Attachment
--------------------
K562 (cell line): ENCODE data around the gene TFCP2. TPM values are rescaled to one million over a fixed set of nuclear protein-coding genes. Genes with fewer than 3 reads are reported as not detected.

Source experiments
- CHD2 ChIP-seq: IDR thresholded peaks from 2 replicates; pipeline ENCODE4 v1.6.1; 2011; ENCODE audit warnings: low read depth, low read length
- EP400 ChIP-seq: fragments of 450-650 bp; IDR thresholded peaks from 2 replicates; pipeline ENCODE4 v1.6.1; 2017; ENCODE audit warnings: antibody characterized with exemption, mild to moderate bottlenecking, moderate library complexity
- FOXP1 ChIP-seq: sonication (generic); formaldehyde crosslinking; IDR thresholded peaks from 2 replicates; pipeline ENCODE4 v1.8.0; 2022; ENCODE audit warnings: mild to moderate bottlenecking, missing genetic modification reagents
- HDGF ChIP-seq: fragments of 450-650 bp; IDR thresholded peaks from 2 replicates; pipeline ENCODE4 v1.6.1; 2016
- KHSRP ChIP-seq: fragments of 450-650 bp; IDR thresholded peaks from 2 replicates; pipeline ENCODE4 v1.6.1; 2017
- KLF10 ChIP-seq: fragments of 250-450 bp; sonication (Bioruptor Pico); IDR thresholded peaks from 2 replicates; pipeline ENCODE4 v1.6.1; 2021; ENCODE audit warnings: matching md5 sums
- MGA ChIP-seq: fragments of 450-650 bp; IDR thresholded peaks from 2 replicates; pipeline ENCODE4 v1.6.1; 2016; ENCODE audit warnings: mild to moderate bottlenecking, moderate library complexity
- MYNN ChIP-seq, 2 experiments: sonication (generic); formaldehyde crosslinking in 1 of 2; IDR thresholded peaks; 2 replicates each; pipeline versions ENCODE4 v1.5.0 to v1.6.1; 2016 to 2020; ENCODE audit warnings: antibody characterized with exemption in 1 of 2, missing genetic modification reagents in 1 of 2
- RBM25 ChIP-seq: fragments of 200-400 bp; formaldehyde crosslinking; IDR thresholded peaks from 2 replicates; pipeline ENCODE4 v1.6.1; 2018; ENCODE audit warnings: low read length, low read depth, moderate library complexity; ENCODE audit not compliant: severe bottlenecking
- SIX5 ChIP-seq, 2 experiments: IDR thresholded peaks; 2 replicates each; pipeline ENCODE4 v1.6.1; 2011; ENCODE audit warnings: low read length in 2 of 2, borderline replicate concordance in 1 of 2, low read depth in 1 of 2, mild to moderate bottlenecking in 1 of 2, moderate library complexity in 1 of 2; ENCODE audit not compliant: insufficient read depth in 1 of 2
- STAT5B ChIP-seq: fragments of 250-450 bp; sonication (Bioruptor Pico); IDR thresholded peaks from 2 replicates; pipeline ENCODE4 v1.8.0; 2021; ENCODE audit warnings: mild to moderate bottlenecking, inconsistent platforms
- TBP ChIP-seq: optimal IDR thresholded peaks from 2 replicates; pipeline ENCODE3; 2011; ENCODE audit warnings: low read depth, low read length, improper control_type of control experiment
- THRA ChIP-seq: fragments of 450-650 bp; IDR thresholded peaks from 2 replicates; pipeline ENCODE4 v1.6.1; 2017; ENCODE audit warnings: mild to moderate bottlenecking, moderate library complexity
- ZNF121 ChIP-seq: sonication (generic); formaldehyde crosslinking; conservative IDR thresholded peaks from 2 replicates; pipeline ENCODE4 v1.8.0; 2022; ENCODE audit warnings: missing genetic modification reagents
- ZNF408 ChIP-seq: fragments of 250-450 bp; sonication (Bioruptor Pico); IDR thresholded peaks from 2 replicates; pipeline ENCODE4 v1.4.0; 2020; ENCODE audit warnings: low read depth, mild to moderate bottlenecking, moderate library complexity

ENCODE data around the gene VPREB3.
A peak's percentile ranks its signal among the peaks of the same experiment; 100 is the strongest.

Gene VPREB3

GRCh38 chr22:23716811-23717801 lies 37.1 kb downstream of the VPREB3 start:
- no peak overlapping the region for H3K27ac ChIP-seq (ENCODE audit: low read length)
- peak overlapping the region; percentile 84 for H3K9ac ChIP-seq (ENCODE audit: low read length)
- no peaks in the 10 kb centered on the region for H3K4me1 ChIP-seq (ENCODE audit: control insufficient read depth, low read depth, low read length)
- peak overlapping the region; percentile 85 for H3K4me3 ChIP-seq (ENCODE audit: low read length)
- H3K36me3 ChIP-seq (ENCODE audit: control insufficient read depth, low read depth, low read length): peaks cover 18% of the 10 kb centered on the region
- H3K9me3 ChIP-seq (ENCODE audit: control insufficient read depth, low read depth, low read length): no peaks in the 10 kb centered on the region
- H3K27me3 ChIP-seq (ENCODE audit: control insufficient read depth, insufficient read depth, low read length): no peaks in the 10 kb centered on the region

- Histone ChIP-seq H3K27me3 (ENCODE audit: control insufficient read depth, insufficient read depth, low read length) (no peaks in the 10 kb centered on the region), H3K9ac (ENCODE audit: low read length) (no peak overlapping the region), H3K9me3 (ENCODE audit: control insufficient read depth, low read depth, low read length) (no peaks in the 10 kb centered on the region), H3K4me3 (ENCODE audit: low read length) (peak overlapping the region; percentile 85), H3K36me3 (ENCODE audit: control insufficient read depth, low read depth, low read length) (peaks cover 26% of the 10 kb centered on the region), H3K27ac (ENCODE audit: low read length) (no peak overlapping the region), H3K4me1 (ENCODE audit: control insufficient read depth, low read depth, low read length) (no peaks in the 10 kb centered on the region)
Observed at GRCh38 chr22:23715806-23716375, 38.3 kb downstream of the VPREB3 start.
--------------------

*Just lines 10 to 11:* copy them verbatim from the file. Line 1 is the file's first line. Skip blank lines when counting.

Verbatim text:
- MYNN ChIP-seq, 2 experiments: sonication (generic); formaldehyde crosslinking in 1 of 2; IDR thresholded peaks; 2 replicates each; pipeline versions ENCODE4 v1.5.0 to v1.6.1; 2016 to 2020; ENCODE audit warnings: antibody characterized with exemption in 1 of 2, missing genetic modification reagents in 1 of 2
- RBM25 ChIP-seq: fragments of 200-400 bp; formaldehyde crosslinking; IDR thresholded peaks from 2 replicates; pipeline ENCODE4 v1.6.1; 2018; ENCODE audit warnings: low read length, low read depth, moderate library complexity; ENCODE audit not compliant: severe bottlenecking